Much of our nation’s infrastructure is at the end, or past its serviceable life. HJ3’s carbon fiber technologies have advantages that go beyond cost savings and asset life extension. The environmental savings are huge. This infographics details some of the positive impact carbon fiber solutions provide.

asset-lifecycle2-02

Industrial Asset Life Cycle and Environmental Impact Associate with Replacement

160,000 miles of track, 76,000 rail bridges and 800 tunnels…

Posted on by Marci Broderick

U.S. ranks well behind many other countries in overall infrastructure quality in 2014-2015, coming in at 16th.

By 2020 the transportation infrastructure investment gap will be -$1 trillion. Investing in rail expansion would have many long-term benefits both financial and ecological. It is estimated that traffic congestion caused U.S. drivers to waste around 3 billion gallons of fuel in 2014. When time, fuel, car maintenance and lost productivity are factored in, the price tag is a staggering $160 billion dollars nationwide. Investing in passenger and freight rail expansion makes financial sense. This infographic highlights some of the other costs and benefits investing in rail expansion would provide.

Rail infrastructure

© Copyright 2016 HJ3 Composite Technologies, all rights reserved. Passenger and Freight Rail

 

 

 

Giving Back

Posted on by Marci Broderick
HJ3 Giving Back

Giving back is an integral part of HJ3’s corporate culture. At HJ3 we pledge 1,000 hours of community service each year.

Each year as part of our commitment to give back to our community, we work with the Salvation Army to select families for our annual holiday Adopt a Family event. In years past, we would adopt several families. This year we adopted one family, so that we could make a big difference for a struggling family. We adopted a single mother with 6 children. One of her children is special-needs and another was hit by a car and sustained many serious injuries. Mom took off work to care for her injured child, which had a major impact on the family.

We’ll deliver gifts and food that were purchased and wrapped with the children and mom in mind.

Other Giving in 2015

This year HJ3 donated to Pima Animal Care Center, providing food, supplies and money for the care of pets in need. We also participated in our annual Cystic Fibrosis Walk, and the 2015 Walk For Wishes Tucson, which is part of the Make A Wish Foundation. HJ3’s contribution helped Walk For Wishes Tucson raise thousands of dollars to help grant the whishes of children with a life-threatening medical condition.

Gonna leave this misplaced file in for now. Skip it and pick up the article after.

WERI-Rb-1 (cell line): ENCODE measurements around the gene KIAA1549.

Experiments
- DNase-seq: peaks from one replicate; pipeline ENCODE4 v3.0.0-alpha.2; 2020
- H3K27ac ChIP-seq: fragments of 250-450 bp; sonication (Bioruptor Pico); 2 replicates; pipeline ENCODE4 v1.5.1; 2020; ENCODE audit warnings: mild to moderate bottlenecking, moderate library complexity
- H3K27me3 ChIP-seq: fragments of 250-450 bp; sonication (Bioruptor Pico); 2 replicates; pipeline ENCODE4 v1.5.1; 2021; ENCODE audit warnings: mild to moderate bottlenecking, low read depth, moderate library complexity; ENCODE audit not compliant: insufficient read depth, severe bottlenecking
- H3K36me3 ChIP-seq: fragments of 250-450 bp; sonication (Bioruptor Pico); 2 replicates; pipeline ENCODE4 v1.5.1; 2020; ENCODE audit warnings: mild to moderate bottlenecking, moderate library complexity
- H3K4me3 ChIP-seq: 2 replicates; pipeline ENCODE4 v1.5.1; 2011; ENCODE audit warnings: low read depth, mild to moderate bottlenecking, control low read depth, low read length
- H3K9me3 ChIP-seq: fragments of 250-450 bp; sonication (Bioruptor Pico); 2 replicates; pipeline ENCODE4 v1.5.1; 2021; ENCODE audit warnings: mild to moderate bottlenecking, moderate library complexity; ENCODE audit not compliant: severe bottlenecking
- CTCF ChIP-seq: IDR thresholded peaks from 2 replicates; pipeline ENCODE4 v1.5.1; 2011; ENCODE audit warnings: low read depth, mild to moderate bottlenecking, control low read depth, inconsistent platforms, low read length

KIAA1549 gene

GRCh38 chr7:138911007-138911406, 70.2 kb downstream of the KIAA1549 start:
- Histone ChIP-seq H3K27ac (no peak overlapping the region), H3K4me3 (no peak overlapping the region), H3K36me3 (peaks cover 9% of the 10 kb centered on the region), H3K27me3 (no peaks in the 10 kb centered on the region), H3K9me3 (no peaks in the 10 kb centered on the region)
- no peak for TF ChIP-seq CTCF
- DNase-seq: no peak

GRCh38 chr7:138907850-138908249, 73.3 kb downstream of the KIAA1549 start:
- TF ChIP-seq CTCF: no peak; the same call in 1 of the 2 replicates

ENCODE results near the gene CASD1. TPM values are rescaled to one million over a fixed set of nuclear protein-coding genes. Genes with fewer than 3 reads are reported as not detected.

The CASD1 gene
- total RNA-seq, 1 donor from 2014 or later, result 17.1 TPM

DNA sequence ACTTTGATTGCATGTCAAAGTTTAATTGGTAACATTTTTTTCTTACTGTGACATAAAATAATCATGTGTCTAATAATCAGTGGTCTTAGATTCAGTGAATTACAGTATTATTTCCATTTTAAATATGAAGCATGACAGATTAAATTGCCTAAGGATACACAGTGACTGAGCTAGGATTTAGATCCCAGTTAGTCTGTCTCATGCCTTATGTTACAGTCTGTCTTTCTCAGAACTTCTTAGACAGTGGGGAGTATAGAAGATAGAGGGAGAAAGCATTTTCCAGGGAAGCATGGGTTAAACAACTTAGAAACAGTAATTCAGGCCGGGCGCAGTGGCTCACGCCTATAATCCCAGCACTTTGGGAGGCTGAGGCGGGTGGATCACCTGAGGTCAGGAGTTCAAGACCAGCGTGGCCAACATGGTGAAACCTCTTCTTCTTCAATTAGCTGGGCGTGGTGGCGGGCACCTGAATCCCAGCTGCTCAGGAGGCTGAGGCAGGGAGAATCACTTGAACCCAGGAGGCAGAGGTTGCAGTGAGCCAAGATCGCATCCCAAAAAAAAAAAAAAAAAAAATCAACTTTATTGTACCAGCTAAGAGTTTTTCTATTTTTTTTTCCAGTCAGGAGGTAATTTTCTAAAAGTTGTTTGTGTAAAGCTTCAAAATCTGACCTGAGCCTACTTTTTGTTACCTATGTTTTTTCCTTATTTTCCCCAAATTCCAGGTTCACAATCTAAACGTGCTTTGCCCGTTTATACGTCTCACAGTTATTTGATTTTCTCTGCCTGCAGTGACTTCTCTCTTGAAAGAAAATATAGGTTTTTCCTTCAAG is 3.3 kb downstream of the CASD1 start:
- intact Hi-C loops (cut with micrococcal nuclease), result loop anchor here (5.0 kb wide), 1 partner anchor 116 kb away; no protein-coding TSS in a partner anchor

We would like to thank our customers and friends for making 2015 a special year. The HJ3 family is committed to enriching our community and spreading hope and joy. Have a happy and peaceful holiday.

Get involved!:
Salvation Army Foundation
Make A Wish Arizona
Pima County Animal Care Center
Love Every Day
Cystic Fibrosis Foundation, Tucson

Bridge Pile and Truss Repair

Posted on by Marci Broderick

For this bridge and pile repair project, HJ3 repaired and strengthened a bridge that had 93 concrete piles and 2 reinforced trusses in need of repair and strengthening. HJ3’s patented products were used to repair and strengthen the piles 10 feet above and 5 feet below the waterline.
Watch the video on YouTube

bridge with many concrete piles needing repair 2
For this project, HJ3 had an above-water and below-water team of certified installers. The degraded concrete was removed and the piles and trusses cleaned.
5 Bridge with many piles over water
The bridge was repaired and strengthened above and below the water, then wrapped with HJ3’s carbon fiber and CFRP. The piles above water had a UV and pH protective coating applied over the carbon fiber.

DESIGN: HJ3 relies on ACI-440.2R-08 ” Guide for the Design & Construction of Externally Bonded FRP Systems for Strengthening Concrete Structures

STRENGTH: HJ3 verified the strength of its underwater system in accordance with ASTM D3039.

HJ3’s team of engineers will design custom structural solutions for you.
Call us today! 877-303-0453 or email us at: info@hj3.com
To find out more about this project, watch the video…

 

The State of Dams in the US

Posted on by Marci Broderick

Written by: Elizabeth Rosenberg

the state of dams in the us
There are 87,359 Dams in the US. Their average age is over 53. Many are in need of repair and are considered to pose a high or significant hazard potential.

Many communities are located downstream of dams.